3.3 Indeed, the court will not entertain any plea that the assessment was excessive, incorrectly assessed, under appeal or incorrectly increased. In the case of Government of Malaysia v Dato’ Mahindar Singh8, the High Court stated that:

“The law is clear that once an assessment is made, the Inland Revenue Department can invoke ss 103 and 106 of the Act which make the tax payable under the assessment due and payable at the place specified in the notice of assessment upon service on the taxpayer of the notice whether or not the taxpayer appeals against the assessment. The taxes so due and payable may be recovered by the government by civil proceedings as a debt due to the government. Under s 106(3), the court is debarred from entertaining any plea which claims that the amount of taxes sought to be recovered is excessive, incorrectly assessed under appeal or incorrectly increased under s 103(4), (5) or (5A). By s 142 a certificate signed by the director general, which includes, the deputy director general, assistant director general, senior assistant director and assistant director, giving the name and address of the defendant and the amount of tax due from him shall be sufficient evidence of the amount so due and sufficient authority for the court to give judgment for that amount.”9 (emphasis added)

3.4 This covers the common contentions against Notices of Assessment issued to taxpayers, thus the way is clear for the Revenue to enter summary judgment against them.

4. Summary Judgment Application

4.1 Usually the court will only grant summary judgment when it is convinced that the Defendant does not have a defence10 and that the Defence has not raised triable issues11 i.e. issues that can only be resolved at full trial. However, where the debt owed is income tax, the usual standard is not applied and instead the abovementioned provisions of the ITA are applied.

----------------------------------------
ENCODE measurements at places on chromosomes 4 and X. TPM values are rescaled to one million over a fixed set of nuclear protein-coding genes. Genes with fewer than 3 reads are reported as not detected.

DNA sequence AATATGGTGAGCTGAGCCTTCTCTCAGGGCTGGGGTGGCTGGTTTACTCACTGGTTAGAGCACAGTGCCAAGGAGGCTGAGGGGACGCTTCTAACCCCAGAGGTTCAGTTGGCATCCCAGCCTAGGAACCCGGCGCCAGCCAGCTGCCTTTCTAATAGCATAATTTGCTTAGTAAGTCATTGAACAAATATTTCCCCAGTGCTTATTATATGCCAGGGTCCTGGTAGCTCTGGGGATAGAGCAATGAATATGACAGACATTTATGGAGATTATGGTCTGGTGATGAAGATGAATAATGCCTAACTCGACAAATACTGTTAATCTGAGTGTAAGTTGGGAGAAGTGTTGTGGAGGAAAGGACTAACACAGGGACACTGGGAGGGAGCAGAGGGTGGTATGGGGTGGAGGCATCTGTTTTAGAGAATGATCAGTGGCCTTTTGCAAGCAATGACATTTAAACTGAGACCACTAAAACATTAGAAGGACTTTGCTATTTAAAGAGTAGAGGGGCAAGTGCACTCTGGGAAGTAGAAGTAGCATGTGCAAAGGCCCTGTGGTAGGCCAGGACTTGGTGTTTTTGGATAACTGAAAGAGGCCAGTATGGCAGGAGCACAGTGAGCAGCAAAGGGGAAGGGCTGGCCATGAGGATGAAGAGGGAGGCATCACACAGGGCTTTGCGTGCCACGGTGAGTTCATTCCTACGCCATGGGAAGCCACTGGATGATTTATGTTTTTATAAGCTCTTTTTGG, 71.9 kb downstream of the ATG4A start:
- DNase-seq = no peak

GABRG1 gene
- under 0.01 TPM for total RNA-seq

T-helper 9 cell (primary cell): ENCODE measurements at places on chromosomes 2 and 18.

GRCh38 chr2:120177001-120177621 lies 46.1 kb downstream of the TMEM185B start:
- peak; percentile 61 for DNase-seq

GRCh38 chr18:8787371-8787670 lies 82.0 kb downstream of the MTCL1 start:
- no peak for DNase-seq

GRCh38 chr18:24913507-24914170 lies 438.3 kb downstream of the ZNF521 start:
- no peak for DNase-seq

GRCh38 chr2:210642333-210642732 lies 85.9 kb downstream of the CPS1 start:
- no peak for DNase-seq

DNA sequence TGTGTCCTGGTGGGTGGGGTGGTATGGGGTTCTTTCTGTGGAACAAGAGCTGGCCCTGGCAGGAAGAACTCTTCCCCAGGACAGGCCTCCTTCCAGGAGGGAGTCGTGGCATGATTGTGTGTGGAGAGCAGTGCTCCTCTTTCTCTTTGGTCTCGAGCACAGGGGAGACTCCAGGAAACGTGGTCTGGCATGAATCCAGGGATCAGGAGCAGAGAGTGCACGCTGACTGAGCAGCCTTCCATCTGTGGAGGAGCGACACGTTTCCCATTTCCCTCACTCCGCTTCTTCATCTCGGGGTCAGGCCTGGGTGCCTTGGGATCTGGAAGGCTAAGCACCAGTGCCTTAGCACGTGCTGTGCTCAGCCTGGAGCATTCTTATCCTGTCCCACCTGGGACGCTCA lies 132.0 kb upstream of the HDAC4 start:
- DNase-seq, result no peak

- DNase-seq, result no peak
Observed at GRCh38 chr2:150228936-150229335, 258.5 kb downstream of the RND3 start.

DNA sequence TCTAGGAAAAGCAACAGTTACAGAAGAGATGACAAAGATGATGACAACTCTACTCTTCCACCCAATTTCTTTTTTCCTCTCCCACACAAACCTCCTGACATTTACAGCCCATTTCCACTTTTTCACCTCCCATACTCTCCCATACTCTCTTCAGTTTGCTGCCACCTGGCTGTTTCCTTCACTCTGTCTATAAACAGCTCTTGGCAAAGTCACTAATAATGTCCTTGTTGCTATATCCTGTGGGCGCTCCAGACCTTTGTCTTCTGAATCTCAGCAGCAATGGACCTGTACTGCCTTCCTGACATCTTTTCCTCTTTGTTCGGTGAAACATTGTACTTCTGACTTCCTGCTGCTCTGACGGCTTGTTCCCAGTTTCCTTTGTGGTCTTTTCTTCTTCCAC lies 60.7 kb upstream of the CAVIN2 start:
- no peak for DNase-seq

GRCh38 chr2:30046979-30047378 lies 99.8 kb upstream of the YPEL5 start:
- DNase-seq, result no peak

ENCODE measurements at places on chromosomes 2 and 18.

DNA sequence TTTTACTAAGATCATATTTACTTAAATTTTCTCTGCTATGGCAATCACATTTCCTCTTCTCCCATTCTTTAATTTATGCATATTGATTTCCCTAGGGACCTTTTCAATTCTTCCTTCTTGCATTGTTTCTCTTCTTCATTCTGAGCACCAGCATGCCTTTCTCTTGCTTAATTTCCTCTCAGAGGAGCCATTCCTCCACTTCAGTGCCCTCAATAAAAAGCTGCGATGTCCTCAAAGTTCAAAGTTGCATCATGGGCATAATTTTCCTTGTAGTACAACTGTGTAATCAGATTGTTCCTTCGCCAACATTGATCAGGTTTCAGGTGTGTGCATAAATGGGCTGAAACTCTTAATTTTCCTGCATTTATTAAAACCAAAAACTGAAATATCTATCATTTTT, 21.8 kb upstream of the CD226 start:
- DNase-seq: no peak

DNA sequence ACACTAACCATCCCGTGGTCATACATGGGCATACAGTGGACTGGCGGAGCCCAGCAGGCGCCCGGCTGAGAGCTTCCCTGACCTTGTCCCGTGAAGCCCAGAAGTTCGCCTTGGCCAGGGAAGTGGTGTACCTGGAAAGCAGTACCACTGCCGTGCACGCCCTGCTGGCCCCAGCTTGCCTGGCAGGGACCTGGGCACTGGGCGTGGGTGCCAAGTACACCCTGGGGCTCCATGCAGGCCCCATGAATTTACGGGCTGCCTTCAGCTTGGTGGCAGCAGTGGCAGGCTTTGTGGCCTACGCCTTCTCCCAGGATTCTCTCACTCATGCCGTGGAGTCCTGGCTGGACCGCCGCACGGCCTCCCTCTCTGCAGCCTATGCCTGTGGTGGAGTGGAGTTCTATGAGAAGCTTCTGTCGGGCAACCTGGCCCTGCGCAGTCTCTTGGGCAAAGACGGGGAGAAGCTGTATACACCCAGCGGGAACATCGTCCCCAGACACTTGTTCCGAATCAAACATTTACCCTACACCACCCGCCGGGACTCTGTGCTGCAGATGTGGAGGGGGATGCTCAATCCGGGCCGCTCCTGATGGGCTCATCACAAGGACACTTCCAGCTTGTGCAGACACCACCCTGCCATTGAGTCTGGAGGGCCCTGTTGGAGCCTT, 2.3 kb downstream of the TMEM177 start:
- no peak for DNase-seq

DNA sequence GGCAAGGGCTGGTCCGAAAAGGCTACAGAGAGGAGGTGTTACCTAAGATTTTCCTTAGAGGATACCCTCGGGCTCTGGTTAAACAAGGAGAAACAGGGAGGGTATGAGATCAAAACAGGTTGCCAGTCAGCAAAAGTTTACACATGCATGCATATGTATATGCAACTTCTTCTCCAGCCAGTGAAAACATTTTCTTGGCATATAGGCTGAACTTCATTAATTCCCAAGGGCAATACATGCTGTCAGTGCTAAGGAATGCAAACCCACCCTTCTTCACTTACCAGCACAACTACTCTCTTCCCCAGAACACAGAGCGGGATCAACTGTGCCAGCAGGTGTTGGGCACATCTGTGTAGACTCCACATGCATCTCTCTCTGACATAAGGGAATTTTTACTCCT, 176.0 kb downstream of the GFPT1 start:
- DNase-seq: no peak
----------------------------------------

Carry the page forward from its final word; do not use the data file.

4.2 In the case of Government of Malaysia v Abdul Rahman12, the court considered the question of what rules applied for summary judgments in tax recovery cases. Arulanandom J (as he then was) stated that:

“When proceedings are commenced under O.14 the normal rules for triable issues do not apply to cases of this nature because of the provisions of the Income Tax Act. Normally when defence raised triable issues it is a rule of law that unconditional leave to defend should be given but under section 106(3) of the Income Tax Act it clearly states that in any proceedings commenced by the Government under section 106(1) of the Act for the recovery of tax by civil proceedings as a debt due to the Government the court shall not entertain any plea that the amount of tax sought to be recovered is excessive, incorrectly assessed, under appeal or incorrectly increased under section 103(4) or (5). In this case the Director General had exercised his powers under section 91(1) of the Act and made additional assessments and added penalties which were provided for by the Act. Since the amount was not paid within thirty days further penalties were added and since that was not paid civil proceedings were brought to recover the tax as a debt due to the Government. Under section 103(1) regarding payment of tax, the section reads:–

"103.(1) Subject to this section, tax payable under an assessment for a composite assessment shall on the service of the notice of assessment or composite assessment on the person assessed be due and payable at the place specified in that notice whether or not that person appeals against the assessment or composite assessment, as the case may be."